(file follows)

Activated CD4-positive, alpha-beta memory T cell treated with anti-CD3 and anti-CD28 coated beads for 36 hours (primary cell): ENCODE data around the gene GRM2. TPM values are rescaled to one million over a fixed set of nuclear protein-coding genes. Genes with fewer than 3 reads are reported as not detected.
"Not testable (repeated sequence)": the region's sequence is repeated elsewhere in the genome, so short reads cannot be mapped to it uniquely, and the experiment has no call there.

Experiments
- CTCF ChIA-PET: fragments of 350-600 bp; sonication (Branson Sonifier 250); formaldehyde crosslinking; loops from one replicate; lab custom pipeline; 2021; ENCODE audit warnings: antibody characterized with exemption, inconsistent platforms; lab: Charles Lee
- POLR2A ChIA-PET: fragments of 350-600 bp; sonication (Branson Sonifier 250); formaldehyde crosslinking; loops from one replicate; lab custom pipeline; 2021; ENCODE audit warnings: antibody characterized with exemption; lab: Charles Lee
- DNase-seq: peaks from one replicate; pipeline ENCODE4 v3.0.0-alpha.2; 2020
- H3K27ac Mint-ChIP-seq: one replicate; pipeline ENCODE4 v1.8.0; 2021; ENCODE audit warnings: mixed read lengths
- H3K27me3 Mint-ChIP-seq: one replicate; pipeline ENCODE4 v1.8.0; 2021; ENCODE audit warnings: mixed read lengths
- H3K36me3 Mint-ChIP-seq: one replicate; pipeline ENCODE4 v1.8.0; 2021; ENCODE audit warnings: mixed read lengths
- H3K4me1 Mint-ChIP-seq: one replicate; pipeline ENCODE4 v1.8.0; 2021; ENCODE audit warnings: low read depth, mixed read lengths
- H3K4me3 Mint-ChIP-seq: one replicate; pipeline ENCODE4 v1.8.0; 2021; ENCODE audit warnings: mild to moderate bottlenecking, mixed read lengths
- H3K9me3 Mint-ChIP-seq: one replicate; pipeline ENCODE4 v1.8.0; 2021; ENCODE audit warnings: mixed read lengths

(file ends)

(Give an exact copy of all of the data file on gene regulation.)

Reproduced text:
Activated CD4-positive, alpha-beta memory T cell treated with anti-CD3 and anti-CD28 coated beads for 36 hours (primary cell): ENCODE data around the gene GRM2. TPM values are rescaled to one million over a fixed set of nuclear protein-coding genes. Genes with fewer than 3 reads are reported as not detected.
"Not testable (repeated sequence)": the region's sequence is repeated elsewhere in the genome, so short reads cannot be mapped to it uniquely, and the experiment has no call there.

Experiments
- CTCF ChIA-PET: fragments of 350-600 bp; sonication (Branson Sonifier 250); formaldehyde crosslinking; loops from one replicate; lab custom pipeline; 2021; ENCODE audit warnings: antibody characterized with exemption, inconsistent platforms; lab: Charles Lee
- POLR2A ChIA-PET: fragments of 350-600 bp; sonication (Branson Sonifier 250); formaldehyde crosslinking; loops from one replicate; lab custom pipeline; 2021; ENCODE audit warnings: antibody characterized with exemption; lab: Charles Lee
- DNase-seq: peaks from one replicate; pipeline ENCODE4 v3.0.0-alpha.2; 2020
- H3K27ac Mint-ChIP-seq: one replicate; pipeline ENCODE4 v1.8.0; 2021; ENCODE audit warnings: mixed read lengths
- H3K27me3 Mint-ChIP-seq: one replicate; pipeline ENCODE4 v1.8.0; 2021; ENCODE audit warnings: mixed read lengths
- H3K36me3 Mint-ChIP-seq: one replicate; pipeline ENCODE4 v1.8.0; 2021; ENCODE audit warnings: mixed read lengths
- H3K4me1 Mint-ChIP-seq: one replicate; pipeline ENCODE4 v1.8.0; 2021; ENCODE audit warnings: low read depth, mixed read lengths
- H3K4me3 Mint-ChIP-seq: one replicate; pipeline ENCODE4 v1.8.0; 2021; ENCODE audit warnings: mild to moderate bottlenecking, mixed read lengths
- H3K9me3 Mint-ChIP-seq: one replicate; pipeline ENCODE4 v1.8.0; 2021; ENCODE audit warnings: mixed read lengths